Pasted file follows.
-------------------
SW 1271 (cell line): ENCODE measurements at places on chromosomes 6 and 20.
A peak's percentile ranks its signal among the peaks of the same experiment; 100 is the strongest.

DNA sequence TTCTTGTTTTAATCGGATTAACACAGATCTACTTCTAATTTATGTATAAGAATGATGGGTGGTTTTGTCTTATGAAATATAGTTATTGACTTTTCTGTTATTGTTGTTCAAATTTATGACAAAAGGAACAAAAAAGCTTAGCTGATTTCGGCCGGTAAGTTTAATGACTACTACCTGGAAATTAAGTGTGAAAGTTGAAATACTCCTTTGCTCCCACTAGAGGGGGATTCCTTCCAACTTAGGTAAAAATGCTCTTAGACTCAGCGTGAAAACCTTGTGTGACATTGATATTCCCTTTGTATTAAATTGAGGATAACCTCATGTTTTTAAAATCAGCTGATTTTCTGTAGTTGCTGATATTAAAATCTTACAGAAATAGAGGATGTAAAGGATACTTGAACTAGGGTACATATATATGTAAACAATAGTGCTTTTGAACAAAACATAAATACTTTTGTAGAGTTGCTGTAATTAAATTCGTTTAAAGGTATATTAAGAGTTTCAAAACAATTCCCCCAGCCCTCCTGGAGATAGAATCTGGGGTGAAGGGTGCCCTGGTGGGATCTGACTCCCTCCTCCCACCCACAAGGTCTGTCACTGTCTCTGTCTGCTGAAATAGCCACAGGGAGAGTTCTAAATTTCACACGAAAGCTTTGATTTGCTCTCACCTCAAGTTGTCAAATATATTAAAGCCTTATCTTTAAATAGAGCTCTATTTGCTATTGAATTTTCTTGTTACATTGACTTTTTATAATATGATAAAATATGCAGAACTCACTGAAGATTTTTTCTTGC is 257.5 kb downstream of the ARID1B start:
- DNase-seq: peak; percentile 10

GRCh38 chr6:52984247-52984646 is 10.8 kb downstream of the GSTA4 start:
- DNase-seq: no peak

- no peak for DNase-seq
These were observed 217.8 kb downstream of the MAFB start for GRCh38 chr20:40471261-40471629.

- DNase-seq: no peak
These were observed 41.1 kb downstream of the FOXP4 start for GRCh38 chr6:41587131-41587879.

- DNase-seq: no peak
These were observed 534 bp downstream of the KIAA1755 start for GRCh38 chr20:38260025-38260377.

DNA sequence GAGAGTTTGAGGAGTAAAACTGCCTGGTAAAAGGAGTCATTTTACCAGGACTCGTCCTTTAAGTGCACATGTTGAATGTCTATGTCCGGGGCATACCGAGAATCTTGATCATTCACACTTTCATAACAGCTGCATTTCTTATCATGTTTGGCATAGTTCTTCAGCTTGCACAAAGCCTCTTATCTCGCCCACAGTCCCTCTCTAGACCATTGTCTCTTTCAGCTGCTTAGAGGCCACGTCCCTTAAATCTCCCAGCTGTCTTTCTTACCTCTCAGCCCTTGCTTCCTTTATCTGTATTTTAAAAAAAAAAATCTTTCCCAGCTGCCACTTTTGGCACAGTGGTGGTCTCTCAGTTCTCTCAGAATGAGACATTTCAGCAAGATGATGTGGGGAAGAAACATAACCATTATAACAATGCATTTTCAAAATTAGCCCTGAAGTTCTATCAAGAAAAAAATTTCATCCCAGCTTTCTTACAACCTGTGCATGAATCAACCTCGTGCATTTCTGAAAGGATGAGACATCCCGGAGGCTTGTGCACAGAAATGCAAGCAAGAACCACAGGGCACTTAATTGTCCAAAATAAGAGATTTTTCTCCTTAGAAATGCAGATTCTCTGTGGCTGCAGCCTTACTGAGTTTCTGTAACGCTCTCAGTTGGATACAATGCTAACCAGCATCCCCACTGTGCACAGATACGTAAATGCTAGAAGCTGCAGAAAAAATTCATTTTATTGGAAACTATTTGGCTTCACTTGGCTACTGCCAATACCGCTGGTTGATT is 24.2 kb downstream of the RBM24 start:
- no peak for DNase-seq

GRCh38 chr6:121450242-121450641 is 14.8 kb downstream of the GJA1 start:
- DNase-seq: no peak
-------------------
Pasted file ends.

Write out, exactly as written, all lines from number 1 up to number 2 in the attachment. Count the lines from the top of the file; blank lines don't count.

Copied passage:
SW 1271 (cell line): ENCODE measurements at places on chromosomes 6 and 20.
A peak's percentile ranks its signal among the peaks of the same experiment; 100 is the strongest.